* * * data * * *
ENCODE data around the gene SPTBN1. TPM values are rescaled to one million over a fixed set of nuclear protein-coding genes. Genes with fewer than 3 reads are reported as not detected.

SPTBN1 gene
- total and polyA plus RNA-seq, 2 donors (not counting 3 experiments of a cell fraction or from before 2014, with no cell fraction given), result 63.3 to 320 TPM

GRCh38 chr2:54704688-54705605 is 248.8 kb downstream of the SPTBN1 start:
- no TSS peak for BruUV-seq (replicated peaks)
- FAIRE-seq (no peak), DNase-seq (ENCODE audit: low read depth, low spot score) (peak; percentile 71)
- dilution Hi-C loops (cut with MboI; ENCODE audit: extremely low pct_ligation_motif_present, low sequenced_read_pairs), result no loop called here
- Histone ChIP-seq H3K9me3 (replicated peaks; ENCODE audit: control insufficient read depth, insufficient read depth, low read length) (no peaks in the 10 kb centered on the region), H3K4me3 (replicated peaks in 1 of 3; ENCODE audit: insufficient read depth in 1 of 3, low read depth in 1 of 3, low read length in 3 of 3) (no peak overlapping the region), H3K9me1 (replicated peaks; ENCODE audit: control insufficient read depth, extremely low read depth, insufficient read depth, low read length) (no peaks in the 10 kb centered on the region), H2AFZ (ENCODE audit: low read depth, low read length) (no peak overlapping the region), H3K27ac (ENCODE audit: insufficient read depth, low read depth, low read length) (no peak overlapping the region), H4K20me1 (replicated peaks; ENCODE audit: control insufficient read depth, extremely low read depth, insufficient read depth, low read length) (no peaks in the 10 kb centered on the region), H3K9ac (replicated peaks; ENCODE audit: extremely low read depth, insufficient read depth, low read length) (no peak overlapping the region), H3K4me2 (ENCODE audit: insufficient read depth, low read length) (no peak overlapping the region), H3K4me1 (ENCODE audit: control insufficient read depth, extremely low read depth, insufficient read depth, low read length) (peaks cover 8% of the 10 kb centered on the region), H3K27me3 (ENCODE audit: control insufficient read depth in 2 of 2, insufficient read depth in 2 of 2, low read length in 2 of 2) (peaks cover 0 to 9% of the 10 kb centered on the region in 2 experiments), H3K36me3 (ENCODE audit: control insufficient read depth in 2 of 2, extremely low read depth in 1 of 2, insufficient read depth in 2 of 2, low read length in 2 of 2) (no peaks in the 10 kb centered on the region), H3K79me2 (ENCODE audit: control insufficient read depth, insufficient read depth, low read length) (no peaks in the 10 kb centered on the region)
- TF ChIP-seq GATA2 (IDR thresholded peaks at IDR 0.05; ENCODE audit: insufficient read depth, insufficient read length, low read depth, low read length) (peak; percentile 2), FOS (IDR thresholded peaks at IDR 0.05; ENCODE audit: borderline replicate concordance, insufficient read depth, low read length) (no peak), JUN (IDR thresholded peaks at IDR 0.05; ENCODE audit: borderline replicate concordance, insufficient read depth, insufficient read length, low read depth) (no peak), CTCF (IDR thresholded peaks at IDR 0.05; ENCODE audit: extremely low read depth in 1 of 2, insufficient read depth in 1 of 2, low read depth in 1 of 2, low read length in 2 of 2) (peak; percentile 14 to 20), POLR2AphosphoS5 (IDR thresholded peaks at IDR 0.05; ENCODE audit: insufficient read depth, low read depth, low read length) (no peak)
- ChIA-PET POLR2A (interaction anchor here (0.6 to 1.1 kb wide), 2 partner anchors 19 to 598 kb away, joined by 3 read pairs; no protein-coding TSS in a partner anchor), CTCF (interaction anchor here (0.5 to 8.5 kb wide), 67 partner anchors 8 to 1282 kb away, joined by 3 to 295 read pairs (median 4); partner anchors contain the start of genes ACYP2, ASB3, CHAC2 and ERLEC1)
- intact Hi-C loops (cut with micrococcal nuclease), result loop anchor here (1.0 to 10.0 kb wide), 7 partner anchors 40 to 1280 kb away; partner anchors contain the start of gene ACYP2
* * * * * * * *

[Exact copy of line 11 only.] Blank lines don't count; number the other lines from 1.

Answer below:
- intact Hi-C loops (cut with micrococcal nuclease), result loop anchor here (1.0 to 10.0 kb wide), 7 partner anchors 40 to 1280 kb away; partner anchors contain the start of gene ACYP2